Genetic diversity of the dengue vector Aedes aegypti in Australia and implications for future surveillance and mainland incursion monitoring

This report published in Communicable Diseases Intelligence Volume 29 Issue, Number 3, discusses the spread of the dengue carrying mosquito into mainland Australia and the implications of the spread of disese should this incursion continue.

Page last updated: 15 September 2005

A print friendly PDF version is available from this Communicable Diseases Intelligence issue's table of contents.

Nigel W Beebe,1 Peter I Whelan,2 Andrew van den Hurk,3 Scott A Ritchie,4 Robert D Cooper5

Introduction | Methods | Results | Discussion | Acknowledgements | References


In February 2004, the discovery of an incursion of the dengue vector Aedes aegypti into the town of Tennant Creek in the Northern Territory caused concern for the Northern Territory health authorities who proceeded to implement a Commonwealth-funded eradication program. To determine the origin of the incursion, we performed a genetic analysis on Ae. aegypti from several Queensland and overseas localities. A comparison of DNA sequences from the mitochondrial cytochrome oxidase 1 gene indicated that the incursion was probably from Cairns or Camooweal. This genetic marker was also useful in identifying a separate Townsville haplotype population and another population on Thursday Island in the Torres Strait that is genetically distant to the mainland populations. The possible use of this marker as a surveillance tool for identifying the origins of local and overseas incursions is discussed. Commun Dis Intell 2005;29:299–304.

Top of page


Aedes aegypti is the primary vector of dengue virus. It is the only dengue vector in mainland Australia and has been responsible for outbreaks of dengue fever that reappeared in northern Queensland in the early 1980s and have continued until the present.1,2 Historically, the distribution of Ae. aegypti included all mainland states and territories except Victoria and South Australia. However, in the 1950s it disappeared from Western Australia, New South Wales and the Northern Territory.3 It maintains a strong hold in Queensland where its southern limit is Dirranbandi to Roma and west to Cloncurry and Mount Isa.4 In February 2004, specimens of Ae. aegypti were identified in Tennant Creek in the Northern Territory.5 This town is located on the main road links to Queensland (via the Barkly Highway) and Darwin (via the Stuart Highway) and is 670 km from Mount Isa —the nearest previously known source of Ae. aegypti.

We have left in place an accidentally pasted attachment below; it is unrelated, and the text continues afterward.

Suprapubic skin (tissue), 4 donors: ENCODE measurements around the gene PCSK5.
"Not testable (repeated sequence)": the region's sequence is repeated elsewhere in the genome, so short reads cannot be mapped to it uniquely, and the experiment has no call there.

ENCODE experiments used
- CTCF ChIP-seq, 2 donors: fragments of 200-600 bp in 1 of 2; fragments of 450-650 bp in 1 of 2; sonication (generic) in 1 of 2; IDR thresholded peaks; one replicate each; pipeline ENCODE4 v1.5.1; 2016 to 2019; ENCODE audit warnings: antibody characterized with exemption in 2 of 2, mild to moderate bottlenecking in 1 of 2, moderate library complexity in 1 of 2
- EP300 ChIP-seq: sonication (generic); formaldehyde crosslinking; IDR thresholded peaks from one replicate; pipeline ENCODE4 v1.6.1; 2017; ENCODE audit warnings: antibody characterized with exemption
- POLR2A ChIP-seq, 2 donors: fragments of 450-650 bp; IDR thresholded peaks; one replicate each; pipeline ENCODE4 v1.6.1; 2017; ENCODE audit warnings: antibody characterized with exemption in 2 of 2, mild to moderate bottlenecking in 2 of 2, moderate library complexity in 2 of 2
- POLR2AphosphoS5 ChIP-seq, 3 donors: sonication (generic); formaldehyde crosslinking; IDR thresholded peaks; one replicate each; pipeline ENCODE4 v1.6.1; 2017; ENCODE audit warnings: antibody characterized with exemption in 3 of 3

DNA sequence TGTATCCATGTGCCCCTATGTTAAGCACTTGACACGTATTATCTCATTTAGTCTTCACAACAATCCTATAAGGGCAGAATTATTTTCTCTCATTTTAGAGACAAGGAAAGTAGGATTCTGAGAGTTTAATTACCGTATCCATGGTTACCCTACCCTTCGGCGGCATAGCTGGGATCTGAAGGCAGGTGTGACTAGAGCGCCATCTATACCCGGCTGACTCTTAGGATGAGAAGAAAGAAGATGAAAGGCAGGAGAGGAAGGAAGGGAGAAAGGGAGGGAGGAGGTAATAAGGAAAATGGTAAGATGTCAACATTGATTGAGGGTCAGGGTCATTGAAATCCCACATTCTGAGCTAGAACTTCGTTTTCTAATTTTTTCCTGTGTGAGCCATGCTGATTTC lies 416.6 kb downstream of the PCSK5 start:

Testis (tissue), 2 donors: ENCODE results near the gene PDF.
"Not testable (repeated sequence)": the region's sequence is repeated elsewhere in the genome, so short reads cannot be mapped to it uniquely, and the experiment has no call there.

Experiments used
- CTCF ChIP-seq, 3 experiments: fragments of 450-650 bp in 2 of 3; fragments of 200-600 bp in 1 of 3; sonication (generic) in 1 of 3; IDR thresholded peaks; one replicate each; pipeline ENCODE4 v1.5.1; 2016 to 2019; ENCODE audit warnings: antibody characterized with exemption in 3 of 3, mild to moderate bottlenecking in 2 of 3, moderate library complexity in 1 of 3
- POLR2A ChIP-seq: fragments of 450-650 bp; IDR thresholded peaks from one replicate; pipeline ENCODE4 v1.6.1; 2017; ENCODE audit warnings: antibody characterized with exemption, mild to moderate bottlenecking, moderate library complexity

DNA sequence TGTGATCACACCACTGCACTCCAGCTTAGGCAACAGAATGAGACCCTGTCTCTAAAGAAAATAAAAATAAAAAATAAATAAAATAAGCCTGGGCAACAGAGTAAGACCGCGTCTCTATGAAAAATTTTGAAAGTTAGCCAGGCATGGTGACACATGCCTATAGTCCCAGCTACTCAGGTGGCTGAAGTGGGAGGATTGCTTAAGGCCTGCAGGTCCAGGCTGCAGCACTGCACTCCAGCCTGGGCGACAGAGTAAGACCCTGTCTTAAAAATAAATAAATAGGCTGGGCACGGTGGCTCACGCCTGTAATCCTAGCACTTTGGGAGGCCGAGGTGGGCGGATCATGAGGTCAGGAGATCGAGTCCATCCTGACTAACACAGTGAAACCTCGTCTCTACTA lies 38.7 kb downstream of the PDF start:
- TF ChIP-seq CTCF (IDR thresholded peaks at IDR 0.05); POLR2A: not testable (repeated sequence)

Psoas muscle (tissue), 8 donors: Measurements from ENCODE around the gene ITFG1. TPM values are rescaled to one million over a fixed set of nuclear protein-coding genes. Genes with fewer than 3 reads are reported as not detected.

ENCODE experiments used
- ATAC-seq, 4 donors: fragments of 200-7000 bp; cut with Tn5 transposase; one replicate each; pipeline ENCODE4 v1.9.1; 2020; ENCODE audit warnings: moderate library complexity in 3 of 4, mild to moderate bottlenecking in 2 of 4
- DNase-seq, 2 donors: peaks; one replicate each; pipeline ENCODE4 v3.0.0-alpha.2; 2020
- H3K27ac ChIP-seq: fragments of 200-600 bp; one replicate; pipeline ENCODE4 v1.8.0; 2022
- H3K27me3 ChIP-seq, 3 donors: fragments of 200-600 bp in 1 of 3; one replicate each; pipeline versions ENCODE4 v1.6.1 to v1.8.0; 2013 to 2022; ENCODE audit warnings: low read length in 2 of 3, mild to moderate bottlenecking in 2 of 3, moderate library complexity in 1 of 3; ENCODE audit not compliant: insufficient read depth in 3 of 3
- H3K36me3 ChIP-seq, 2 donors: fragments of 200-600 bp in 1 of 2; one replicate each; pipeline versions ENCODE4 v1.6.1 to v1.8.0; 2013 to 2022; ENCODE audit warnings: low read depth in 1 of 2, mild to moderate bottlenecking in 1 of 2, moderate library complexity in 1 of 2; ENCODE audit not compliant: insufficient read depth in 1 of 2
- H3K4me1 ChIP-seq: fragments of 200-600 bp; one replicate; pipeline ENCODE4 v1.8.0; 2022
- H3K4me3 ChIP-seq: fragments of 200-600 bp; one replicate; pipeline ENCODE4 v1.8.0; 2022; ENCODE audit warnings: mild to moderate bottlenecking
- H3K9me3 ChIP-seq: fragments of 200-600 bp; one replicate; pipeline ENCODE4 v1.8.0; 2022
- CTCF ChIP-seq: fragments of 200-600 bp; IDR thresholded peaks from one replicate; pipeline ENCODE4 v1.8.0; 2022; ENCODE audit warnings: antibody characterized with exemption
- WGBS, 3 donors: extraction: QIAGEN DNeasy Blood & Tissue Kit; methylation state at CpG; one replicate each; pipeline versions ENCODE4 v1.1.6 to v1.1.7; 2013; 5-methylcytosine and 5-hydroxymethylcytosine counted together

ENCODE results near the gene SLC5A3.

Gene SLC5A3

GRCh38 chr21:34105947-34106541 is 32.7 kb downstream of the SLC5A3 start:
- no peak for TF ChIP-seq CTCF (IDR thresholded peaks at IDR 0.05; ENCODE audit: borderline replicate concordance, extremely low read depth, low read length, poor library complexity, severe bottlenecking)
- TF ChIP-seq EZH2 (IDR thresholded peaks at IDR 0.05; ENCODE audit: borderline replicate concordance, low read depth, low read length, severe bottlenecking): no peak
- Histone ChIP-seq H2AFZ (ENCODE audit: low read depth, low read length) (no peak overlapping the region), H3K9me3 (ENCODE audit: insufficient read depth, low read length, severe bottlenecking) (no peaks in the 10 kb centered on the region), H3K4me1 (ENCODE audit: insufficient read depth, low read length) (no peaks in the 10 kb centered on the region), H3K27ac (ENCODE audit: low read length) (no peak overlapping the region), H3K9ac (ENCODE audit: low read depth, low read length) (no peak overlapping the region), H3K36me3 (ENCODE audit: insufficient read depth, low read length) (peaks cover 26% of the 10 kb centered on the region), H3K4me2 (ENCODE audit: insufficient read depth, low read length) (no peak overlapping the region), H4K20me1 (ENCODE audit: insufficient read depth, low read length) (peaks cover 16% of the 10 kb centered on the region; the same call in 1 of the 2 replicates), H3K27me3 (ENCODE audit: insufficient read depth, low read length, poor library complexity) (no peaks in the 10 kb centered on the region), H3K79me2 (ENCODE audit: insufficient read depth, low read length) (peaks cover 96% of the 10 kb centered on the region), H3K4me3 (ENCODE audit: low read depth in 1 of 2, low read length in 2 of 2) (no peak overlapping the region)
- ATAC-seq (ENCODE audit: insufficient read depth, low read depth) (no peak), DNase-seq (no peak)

Apart from the potential for this species to spread from Queensland into other states or territories, there is the continual threat of its introduction to Australia from overseas via international ports. Darwin alone had 13 importations of Ae. aegypti between 1998–2000,6 and there have been numerous other detections by the Australian Quarantine Inspection Service (AQIS) since then, including the recent detection of an importation in February 2005 from an Indonesian fishing vessel (Whelan, unpublished data). Aedes aegypti is a competent traveller with three attributes that contribute to its dispersal: 1) it has a very close association with humans; 2) it readily breeds in artificial receptacles; and 3) its eggs can withstand desiccation for many months.

The movement of this species, either within or from outside Australia, is of great concern to public health authorities and AQIS. From a surveillance and control perspective, it would be useful to know if the recent infestation at Tennant Creek originated from Queensland, or from Darwin after being imported from overseas. If it is the former, then inspections of towns along the main road, working back to Mount Isa, as the nearest probable source, will be required. If the latter, then increased surveillance and trapping in the towns from Darwin to Tennant Creek will be required. With incursions from outside of Australia, it would be relevant to know in which country the strain originated, as different geographic strains can have different colonising abilities and different competencies with regards to transmitting the dengue virus.7–9 This situation is complicated by the fact that vessels coming to Australia may have stopped at several Asian ports where Ae. aegypti is endemic.